David Hanson Buffum

David Hanson Buffum was born in the town of North Berwick, county of York, and state of Maine, on the tenth day of November, 1820. He was the oldest child and only son of Timothy and Anna (Austin) Buffum. His mother was a native of Dover,—a daughter of Nathaniel Austin. His father—who manufactured furniture and carriages to a limited extent—died when the subject of this notice was but six years of age, leaving also two sisters still younger. Subsequently his mother was united in marriage with William Hussey, and at her death, fifteen years afterward, two children were left as the result of this marriage. Still later Mr. Hussey was united in marriage with Mary J. Hanson, and, at his death, in 1870, two children remained as the result of this union. This presented the rather singular and unusual occurrence, that three children by one marriage and two children by another were half-brothers and half-sisters to two children by a third union, and yet were in no way related to each other.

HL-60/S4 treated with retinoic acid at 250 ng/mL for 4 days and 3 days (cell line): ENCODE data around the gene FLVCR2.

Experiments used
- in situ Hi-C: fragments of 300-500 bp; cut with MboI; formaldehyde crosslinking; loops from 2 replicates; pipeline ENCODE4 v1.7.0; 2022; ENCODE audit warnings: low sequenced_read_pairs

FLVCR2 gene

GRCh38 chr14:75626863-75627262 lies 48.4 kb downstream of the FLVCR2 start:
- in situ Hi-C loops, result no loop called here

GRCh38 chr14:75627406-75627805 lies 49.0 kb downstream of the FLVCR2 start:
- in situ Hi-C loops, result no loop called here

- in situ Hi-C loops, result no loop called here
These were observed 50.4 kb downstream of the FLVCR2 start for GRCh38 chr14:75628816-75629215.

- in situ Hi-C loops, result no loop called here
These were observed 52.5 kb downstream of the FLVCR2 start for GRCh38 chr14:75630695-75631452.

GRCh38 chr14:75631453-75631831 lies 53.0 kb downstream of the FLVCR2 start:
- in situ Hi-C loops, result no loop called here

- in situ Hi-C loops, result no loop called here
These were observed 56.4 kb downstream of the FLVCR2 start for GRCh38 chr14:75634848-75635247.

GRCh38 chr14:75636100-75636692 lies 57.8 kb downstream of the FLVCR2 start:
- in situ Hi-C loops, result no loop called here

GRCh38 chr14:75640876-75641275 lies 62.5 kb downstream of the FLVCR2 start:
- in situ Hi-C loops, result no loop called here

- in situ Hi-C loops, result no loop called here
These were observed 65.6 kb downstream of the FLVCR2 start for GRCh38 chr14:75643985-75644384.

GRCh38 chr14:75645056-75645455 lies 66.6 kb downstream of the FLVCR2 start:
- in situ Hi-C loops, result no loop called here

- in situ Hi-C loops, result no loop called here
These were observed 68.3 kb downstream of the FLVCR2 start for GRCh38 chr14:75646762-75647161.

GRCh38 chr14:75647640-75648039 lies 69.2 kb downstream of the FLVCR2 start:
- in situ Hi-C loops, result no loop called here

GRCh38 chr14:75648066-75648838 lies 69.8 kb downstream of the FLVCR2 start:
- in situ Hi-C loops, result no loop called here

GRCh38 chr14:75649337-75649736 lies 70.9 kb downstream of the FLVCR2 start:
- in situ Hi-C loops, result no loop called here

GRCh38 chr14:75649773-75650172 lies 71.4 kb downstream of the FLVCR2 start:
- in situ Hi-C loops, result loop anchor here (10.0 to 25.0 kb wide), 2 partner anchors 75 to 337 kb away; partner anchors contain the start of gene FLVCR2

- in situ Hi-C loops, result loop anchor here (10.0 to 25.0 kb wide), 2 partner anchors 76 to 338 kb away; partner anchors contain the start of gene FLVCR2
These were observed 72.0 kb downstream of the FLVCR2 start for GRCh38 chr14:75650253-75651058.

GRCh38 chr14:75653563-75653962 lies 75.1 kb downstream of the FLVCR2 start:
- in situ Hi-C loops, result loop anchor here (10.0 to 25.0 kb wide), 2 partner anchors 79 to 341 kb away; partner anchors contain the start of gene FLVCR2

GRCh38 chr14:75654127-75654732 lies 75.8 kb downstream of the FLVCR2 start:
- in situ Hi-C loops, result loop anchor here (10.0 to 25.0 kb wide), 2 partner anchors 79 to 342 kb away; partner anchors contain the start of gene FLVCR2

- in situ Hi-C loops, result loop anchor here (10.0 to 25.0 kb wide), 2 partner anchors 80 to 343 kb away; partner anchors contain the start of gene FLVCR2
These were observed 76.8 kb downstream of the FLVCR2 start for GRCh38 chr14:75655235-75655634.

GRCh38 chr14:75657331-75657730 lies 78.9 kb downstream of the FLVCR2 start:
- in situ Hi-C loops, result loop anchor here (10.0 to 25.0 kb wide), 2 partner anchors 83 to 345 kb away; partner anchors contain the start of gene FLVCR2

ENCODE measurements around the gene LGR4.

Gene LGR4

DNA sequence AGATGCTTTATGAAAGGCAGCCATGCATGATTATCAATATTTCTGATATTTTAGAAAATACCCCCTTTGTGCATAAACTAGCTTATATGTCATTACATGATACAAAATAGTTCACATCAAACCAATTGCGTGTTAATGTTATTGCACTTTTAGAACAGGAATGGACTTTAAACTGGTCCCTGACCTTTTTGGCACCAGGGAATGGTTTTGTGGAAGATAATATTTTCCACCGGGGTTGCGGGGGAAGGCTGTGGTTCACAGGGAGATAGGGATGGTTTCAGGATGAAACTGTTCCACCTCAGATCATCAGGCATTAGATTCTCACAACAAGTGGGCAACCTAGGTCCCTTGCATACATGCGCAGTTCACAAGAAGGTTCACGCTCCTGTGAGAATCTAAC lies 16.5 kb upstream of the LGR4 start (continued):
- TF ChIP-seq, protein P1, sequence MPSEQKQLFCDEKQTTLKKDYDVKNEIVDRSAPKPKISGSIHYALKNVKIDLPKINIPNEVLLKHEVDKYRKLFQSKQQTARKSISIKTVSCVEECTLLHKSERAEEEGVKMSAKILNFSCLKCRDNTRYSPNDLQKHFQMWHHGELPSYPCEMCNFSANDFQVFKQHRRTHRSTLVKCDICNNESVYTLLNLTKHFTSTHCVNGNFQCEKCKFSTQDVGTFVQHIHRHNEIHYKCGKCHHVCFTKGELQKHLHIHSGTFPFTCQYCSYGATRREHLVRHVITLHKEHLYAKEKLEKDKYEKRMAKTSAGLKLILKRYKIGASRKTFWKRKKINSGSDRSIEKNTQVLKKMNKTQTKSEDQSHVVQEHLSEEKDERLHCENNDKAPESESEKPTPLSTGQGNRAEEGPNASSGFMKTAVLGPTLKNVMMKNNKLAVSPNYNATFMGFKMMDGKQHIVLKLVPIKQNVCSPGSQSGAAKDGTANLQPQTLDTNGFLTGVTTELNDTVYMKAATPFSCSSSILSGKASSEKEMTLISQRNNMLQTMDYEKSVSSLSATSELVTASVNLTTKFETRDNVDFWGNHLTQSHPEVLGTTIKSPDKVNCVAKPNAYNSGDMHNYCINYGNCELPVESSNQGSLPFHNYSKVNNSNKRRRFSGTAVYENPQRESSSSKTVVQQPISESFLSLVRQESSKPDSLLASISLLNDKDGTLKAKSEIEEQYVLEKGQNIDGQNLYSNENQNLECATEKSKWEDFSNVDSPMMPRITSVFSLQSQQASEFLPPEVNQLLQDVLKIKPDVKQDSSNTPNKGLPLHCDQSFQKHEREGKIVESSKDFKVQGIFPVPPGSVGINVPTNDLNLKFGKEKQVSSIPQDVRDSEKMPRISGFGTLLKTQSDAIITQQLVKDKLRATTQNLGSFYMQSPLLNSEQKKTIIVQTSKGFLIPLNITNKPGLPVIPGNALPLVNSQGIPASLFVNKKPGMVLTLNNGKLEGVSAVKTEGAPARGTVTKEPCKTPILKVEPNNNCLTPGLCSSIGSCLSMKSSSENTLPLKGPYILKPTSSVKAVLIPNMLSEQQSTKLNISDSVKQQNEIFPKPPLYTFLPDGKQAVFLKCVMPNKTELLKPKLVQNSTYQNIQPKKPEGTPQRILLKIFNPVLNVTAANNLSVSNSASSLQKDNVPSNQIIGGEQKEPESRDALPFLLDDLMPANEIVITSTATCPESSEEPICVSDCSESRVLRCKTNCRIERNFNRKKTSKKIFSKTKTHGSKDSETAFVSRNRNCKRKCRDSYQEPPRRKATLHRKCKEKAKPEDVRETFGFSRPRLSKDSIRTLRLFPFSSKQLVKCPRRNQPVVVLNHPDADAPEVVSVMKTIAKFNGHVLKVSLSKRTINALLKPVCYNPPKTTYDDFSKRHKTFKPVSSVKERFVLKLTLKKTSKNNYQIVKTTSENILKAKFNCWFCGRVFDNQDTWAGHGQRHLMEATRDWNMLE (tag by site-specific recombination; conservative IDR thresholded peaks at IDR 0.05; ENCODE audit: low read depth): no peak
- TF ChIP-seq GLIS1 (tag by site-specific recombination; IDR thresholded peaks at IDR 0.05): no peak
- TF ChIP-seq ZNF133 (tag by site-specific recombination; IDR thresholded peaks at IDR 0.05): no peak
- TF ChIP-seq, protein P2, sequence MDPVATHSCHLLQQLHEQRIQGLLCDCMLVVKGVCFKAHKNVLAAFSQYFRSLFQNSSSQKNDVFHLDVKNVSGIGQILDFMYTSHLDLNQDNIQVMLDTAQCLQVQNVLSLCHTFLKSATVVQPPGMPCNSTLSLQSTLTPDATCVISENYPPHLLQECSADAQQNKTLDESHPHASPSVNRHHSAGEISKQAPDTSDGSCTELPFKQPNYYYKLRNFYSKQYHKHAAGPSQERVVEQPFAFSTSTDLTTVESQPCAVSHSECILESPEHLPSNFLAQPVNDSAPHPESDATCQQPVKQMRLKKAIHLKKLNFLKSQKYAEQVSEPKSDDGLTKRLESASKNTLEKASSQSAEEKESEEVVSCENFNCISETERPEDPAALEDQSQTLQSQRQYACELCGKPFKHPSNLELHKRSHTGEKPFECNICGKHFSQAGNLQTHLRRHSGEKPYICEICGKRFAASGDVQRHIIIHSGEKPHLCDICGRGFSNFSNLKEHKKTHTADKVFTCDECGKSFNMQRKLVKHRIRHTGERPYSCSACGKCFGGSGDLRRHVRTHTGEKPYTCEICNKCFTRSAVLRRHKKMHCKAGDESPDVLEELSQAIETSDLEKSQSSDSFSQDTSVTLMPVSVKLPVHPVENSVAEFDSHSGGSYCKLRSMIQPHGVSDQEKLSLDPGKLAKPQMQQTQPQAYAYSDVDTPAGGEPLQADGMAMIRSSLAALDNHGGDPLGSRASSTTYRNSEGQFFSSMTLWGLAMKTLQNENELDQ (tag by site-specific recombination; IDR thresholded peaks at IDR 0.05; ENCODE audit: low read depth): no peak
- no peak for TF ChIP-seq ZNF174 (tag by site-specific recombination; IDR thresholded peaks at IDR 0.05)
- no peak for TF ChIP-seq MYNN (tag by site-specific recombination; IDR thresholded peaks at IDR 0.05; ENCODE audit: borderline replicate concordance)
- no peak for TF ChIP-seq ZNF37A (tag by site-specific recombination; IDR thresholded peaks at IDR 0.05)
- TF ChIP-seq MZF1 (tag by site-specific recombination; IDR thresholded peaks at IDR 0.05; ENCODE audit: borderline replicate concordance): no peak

The care of the fatherless six-years-old boy and of the two little sisters still younger was too much for the very slender resources of the widowed mother. The family was broken up, and the "child David" was taken into the family of his father's brother. The next eleven years of his childhood and boyhood were spent with this uncle. He was a country merchant who "kept everything," as the old-time merchants of fifty years ago all did. The boy was taught to work in the store, "to do the chores," and was sent to the district school as opportunity afforded,—which generally consisted of two terms of eight or ten weeks each per year. The Quaker uncle was a kind but sturdy master, and habits of temperance, thrift, untiring energy, steady perseverance, and a love of buying and selling were ingrained into the very bones of the boy. Leaving his uncle when seventeen years old, he made his home with his step-father for two years, during which time he attended two terms at an academy, and taught a country school "to pay his way." At nineteen years of age, in the autumn of 1839, with few dollars and much courage, he commenced as a clerk with two brothers in a general store at Great Falls, in Strafford county, of which place he has since been a citizen. His salary was eight dollars per month and board, for the first six months. At twenty-one he bought out one of his employers, at twenty-three he sold out to the other and erected a brick block which contained three stores, one of which he occupied as a merchant in general merchandise, always keeping abreast of the times, until called to a new business.